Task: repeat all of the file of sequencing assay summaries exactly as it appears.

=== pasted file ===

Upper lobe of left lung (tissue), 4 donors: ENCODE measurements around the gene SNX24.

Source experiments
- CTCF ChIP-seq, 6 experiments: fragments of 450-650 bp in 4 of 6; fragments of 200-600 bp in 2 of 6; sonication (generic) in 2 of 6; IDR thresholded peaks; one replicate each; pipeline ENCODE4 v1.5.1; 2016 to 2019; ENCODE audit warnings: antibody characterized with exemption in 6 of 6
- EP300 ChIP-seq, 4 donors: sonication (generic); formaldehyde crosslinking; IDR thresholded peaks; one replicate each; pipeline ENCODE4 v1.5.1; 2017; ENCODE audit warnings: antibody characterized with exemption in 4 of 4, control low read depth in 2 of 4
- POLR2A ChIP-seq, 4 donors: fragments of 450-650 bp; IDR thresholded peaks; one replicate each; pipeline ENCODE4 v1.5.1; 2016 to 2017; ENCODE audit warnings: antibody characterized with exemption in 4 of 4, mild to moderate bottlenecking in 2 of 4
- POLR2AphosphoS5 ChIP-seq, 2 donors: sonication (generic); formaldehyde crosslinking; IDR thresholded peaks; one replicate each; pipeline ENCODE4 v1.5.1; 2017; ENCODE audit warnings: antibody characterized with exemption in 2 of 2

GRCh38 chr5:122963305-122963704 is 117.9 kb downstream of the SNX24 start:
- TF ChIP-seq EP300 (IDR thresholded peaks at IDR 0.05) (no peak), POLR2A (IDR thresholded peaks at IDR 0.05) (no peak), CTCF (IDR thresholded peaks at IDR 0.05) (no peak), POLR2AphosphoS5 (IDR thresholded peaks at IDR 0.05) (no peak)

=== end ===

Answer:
Upper lobe of left lung (tissue), 4 donors: ENCODE measurements around the gene SNX24.

Source experiments
- CTCF ChIP-seq, 6 experiments: fragments of 450-650 bp in 4 of 6; fragments of 200-600 bp in 2 of 6; sonication (generic) in 2 of 6; IDR thresholded peaks; one replicate each; pipeline ENCODE4 v1.5.1; 2016 to 2019; ENCODE audit warnings: antibody characterized with exemption in 6 of 6
- EP300 ChIP-seq, 4 donors: sonication (generic); formaldehyde crosslinking; IDR thresholded peaks; one replicate each; pipeline ENCODE4 v1.5.1; 2017; ENCODE audit warnings: antibody characterized with exemption in 4 of 4, control low read depth in 2 of 4
- POLR2A ChIP-seq, 4 donors: fragments of 450-650 bp; IDR thresholded peaks; one replicate each; pipeline ENCODE4 v1.5.1; 2016 to 2017; ENCODE audit warnings: antibody characterized with exemption in 4 of 4, mild to moderate bottlenecking in 2 of 4
- POLR2AphosphoS5 ChIP-seq, 2 donors: sonication (generic); formaldehyde crosslinking; IDR thresholded peaks; one replicate each; pipeline ENCODE4 v1.5.1; 2017; ENCODE audit warnings: antibody characterized with exemption in 2 of 2

GRCh38 chr5:122963305-122963704 is 117.9 kb downstream of the SNX24 start:
- TF ChIP-seq EP300 (IDR thresholded peaks at IDR 0.05) (no peak), POLR2A (IDR thresholded peaks at IDR 0.05) (no peak), CTCF (IDR thresholded peaks at IDR 0.05) (no peak), POLR2AphosphoS5 (IDR thresholded peaks at IDR 0.05) (no peak)